Sunday, November 20, 2016

Bible Commentary - 2 Chronicles 23

In this chapter, Joash becomes king and Athaliah dies.

This chapter marks the end of Judah's political alliance with Israel.  Beginning with Jehoshaphat, Judah has been led by a succession of leaders that were either related to, or led by, a northern figure.  This has resulted in a strong shift towards idolatry and away from worshiping the LORD.  It also nearly resulted in the extinction of the Davidic family line when Athaliah nearly murdered all of Ahaziah's children in the previous chapter.

I see the uprising in this chapter as more of a counter-revolution than anything else.  Athaliah came in and upended the existing political and religious order by overthrowing both the Davidic dynasty and temple worship, and now those two forces are coming back to overthrow her in turn.  This revolution is centered around two individuals: the young king Joash and the high priest Jehoiada, who represent the Davidic dynasty and the temple worship system respectively.  Since Joash is still only seven years old, his role in these events is entirely passive and symbolic.  Jehoiada is clearly the mastermind here, and it's also clear that he is acting to preserve his own power and role in society as Judah's religious leader.  We see a fusion of royal and religious symbolism throughout this chapter, perhaps most clearly in verses 10-11 when Joash is taken out of the temple, crowned king, anointed, and given a copy of the law.

On the other side of the revolution are queen Athaliah and Mattan, the high priest of Baal.  These figures also represent a royal and religious force, respectively, with Athaliah representing the northern domination of Judah that began in the time of Jehoshaphat, and Mattan represents the Baal worship system.  Just as Jehoiada intermingles Joash's royal mandate with religious symbolism, we should also view Athaliah and Mattan as two sides of the same coin.  Athaliah definitely came into power with the intention of establishing Baal worship in the land, just as Baal worship is endemic to the northern kingdom Israel, so I think that Athaliah and Mattan are part of the same axis of power.  It should not surprise us, therefore, that Athaliah's downfall swiftly results in Mattan's death as well, since their fates were intertwined.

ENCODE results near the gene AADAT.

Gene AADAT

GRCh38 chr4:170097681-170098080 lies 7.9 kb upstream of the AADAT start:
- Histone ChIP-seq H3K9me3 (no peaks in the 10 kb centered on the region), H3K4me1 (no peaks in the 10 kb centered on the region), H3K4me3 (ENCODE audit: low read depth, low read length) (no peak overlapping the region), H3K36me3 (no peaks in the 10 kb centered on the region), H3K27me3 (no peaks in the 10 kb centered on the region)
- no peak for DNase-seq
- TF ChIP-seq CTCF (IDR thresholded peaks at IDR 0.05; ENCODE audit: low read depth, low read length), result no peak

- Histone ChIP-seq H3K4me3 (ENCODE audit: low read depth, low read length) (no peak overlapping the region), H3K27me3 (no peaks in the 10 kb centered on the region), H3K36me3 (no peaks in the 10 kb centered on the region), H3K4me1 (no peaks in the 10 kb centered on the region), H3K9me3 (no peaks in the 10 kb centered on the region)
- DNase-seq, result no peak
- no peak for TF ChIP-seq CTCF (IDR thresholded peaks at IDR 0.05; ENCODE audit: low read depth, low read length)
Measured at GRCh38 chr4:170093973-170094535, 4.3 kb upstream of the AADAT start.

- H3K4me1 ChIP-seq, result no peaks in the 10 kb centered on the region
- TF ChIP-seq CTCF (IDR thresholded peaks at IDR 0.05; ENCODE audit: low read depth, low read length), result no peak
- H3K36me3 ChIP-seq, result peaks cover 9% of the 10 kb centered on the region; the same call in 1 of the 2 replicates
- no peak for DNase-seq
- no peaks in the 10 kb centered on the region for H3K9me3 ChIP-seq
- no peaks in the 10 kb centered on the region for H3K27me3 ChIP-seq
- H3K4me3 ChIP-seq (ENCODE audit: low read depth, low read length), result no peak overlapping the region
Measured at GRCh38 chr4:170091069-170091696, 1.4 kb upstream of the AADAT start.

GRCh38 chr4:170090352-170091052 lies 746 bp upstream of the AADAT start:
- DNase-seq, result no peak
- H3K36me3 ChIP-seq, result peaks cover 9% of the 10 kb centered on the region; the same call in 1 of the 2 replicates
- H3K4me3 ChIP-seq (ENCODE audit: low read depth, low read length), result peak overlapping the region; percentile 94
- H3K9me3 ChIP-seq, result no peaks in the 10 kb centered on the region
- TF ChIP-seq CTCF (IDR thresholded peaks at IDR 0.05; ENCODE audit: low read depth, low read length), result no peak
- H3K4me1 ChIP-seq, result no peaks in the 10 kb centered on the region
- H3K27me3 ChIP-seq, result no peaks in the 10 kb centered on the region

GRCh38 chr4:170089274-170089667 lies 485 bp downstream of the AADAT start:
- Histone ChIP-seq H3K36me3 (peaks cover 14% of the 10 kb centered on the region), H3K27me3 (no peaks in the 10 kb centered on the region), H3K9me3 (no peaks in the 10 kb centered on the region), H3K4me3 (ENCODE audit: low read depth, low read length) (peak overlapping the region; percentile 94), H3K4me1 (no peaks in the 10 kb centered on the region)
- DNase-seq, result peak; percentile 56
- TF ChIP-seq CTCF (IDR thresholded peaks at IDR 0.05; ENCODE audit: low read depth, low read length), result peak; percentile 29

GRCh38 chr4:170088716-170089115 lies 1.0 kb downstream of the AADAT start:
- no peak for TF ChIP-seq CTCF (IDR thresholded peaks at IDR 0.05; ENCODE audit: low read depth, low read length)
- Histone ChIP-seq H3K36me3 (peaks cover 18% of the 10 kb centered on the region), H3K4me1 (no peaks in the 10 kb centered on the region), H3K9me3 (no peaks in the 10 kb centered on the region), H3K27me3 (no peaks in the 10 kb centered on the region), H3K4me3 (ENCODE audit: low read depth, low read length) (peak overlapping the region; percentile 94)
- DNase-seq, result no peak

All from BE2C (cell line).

We can view this conflict as a battle between the traditional order of power (in Jehoiada and Joash) and the new order (of Athaliah and Mattan).  Stuck between these two opposing forces are the people.  In this story, I don't think the people are entirely passive, but almost.  I mean, Athaliah reigned for over six years.  Did the people support Athaliah?  If they didn't, why did they not overthrow her themselves?  If they did support Athaliah, why did they turn so quickly against her when Jehoiada anointed a new king?  I'm really struggling to figure out what the people thought about being ruled by Athaliah.  Obviously the people turned against her in an instant, but it's not clear to me if that's because there was some underlying resentment against Athaliah or if it's just indifference.  I've thought about it a lot and I just don't know.

This episode reminds me of a previous story from 1 Kings 1 when Adonijah tried to make himself king instead of Solomon.  In that case, David did not respond by sending soldiers to attack Adonijah.  Rather, he responded to Adonijah's coronation ceremony by throwing an even bigger coronation ceremony for Solomon.  It was basically a battle of perception: whoever convinced more people that they were the rightful king would become the actual king.

In this story, Jehoiada has a similar strategy.  He doesn't try to attack Athaliah personally, even though he had several hundred men under his command with weapons.  Instead, he first intends to crown Joash as king in order to win the hearts and minds of the people over to his side.  It's only after the people are praising and rejoicing at the new king that Jehoiada turns on Athaliah herself to have her put to death, along with Mattan.

The end result is that Joash becomes the new king at the ripe, young age of seven.  In the next chapter, we will see what kind of king this young man becomes.

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